Tagged: lateral roots



Appearance of the endodermis and exodermis.

Apoplastic barriers in maize lateral roots

Roots rely on apoplastic barriers for nutrient absorption. However, little is known about the establishment of these barriers within the lateral roots. The branching, permeability of the outer cell layers and differentiation of the endo- and exodermis are studied in primary roots and various laterals of Zea mays under different stress factors of agronomic importance (salinity, heavy metal toxicity, hypoxia, etc.). Tylová et al. propose that fine laterals represent portions of a complex root system with a less advanced state of endodermis and exodermis differentiation, but with substantial ability to modify maturation of exodermis in response to environmental conditions. Branching...

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Scheme for describing the terminology of roots and the definition of root traits.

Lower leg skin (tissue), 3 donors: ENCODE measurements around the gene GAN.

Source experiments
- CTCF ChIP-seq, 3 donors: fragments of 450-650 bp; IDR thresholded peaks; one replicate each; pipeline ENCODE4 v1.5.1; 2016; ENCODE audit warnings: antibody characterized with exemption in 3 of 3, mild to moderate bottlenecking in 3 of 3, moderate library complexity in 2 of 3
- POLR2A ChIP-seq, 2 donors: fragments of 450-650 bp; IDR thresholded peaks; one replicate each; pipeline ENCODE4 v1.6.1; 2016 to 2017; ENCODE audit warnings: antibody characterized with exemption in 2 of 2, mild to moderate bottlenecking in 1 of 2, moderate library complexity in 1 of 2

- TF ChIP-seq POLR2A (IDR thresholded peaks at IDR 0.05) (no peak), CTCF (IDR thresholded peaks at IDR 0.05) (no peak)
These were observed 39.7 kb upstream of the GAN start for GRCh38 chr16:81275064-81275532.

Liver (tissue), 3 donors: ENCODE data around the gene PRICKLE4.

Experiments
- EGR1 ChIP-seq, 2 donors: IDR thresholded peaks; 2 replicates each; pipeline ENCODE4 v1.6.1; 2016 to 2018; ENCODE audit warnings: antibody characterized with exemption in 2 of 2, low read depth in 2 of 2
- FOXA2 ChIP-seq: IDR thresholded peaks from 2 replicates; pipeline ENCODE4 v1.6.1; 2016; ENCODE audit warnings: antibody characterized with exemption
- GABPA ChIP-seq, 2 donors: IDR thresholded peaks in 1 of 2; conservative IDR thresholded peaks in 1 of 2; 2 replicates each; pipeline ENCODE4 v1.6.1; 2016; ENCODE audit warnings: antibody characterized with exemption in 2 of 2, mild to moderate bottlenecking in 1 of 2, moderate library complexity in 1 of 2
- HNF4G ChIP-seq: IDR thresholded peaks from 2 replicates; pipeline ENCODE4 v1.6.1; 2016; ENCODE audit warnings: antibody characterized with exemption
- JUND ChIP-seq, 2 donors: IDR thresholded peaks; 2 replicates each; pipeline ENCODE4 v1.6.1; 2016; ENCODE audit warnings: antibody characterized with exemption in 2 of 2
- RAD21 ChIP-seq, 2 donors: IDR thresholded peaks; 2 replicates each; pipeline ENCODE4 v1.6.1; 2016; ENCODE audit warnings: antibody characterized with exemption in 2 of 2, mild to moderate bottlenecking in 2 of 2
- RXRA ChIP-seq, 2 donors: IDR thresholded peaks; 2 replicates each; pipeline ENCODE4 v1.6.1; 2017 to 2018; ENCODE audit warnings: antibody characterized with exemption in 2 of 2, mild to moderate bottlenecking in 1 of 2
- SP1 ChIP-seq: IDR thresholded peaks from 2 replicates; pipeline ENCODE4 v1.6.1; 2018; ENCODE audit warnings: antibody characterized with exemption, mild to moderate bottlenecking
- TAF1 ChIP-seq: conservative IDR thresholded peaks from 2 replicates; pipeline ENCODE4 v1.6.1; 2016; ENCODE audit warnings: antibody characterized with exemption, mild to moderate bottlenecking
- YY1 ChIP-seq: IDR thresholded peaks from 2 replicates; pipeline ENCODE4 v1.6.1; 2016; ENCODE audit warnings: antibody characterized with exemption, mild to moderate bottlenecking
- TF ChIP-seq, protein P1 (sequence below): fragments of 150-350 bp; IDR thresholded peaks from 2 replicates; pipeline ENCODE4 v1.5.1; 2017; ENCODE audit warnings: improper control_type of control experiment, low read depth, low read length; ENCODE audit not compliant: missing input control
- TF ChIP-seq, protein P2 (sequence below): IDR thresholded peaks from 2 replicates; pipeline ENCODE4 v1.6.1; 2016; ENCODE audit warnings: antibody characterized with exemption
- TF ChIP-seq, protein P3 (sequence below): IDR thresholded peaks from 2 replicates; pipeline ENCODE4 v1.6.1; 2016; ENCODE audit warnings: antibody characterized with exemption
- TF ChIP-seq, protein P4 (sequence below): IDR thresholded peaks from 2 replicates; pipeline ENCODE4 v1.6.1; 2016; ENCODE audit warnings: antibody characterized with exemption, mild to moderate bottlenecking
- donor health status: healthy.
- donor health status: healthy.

Relationships between root diameter, length and branching of maize

The effect of diameter variation on root elongation, branching and topological connections has not been examined systematically in a population of high-order roots, nor along the roots. Wu et al. used very detailed information on the geometry and topology of the root system of field-grown maize to study the relationships between root diameter and other root architectural characteristics. The final length of a lateral root was associated with the size of the basal root and the extent of diameter change along the root, and the branching density of laterals was determined by the diameter and the positions of the bearing...

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Regulation of root morphogenesis in arbuscular mycorrhizae (Review)

Regulation of root morphogenesis in arbuscular mycorrhizae (Review)

Increased root branching is recognized as a general feature of arbuscular mycorrhizal (AM) roots, but a full understanding of the mechanisms involved is still lacking. Fusconi reviews the subject and concludes that fungal exudates are probably the main compounds regulating AM root morphogenesis during the first colonization steps, while a complex network of interactions governs root development in established AMs. The possible involvements of phosphate, which generally increases in AM plants, and of variations in sugar transport and in hormone homeostasis, signalling and interactions are also discussed.

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